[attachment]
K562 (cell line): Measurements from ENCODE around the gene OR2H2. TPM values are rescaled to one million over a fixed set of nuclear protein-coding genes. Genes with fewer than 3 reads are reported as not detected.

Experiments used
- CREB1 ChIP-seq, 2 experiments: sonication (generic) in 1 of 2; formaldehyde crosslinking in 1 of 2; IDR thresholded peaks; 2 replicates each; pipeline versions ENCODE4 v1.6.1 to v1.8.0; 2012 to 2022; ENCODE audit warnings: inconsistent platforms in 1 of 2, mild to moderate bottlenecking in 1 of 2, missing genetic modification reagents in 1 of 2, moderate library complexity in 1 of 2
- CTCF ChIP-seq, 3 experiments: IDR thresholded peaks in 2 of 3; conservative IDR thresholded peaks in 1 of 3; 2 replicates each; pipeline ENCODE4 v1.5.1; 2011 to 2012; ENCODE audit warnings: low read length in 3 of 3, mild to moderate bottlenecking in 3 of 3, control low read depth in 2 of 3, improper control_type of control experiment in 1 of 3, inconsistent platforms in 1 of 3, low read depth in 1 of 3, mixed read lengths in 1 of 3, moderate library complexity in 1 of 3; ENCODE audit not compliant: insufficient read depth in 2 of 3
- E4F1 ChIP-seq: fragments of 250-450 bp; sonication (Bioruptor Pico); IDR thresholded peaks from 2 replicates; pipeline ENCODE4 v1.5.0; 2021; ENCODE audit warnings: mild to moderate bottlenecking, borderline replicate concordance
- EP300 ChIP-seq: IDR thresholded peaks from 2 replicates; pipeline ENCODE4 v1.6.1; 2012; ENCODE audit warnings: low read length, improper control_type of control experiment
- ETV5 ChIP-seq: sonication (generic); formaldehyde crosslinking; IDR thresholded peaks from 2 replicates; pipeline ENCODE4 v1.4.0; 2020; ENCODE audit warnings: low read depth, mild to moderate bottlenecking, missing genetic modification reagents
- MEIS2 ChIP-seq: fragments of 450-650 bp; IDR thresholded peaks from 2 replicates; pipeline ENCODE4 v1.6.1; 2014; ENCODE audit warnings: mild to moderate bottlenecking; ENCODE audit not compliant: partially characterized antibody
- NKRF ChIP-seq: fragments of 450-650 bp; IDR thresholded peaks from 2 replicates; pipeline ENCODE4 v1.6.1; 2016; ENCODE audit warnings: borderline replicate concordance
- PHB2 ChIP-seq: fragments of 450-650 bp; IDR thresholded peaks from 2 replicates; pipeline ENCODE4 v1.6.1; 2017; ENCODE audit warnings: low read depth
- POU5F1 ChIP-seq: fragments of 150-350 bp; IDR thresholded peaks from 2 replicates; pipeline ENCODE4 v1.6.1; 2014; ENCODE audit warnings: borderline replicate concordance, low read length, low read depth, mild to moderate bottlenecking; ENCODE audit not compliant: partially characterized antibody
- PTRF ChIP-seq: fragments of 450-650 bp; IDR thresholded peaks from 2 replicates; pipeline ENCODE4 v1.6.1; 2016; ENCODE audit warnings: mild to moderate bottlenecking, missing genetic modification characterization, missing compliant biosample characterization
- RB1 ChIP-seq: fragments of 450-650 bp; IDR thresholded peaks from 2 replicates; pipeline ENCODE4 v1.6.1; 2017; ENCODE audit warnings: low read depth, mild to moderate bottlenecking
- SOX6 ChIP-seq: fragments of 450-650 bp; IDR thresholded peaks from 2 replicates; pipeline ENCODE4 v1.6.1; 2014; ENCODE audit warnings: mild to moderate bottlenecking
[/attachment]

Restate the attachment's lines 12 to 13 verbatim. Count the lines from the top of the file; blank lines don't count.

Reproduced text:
- PTRF ChIP-seq: fragments of 450-650 bp; IDR thresholded peaks from 2 replicates; pipeline ENCODE4 v1.6.1; 2016; ENCODE audit warnings: mild to moderate bottlenecking, missing genetic modification characterization, missing compliant biosample characterization
- RB1 ChIP-seq: fragments of 450-650 bp; IDR thresholded peaks from 2 replicates; pipeline ENCODE4 v1.6.1; 2017; ENCODE audit warnings: low read depth, mild to moderate bottlenecking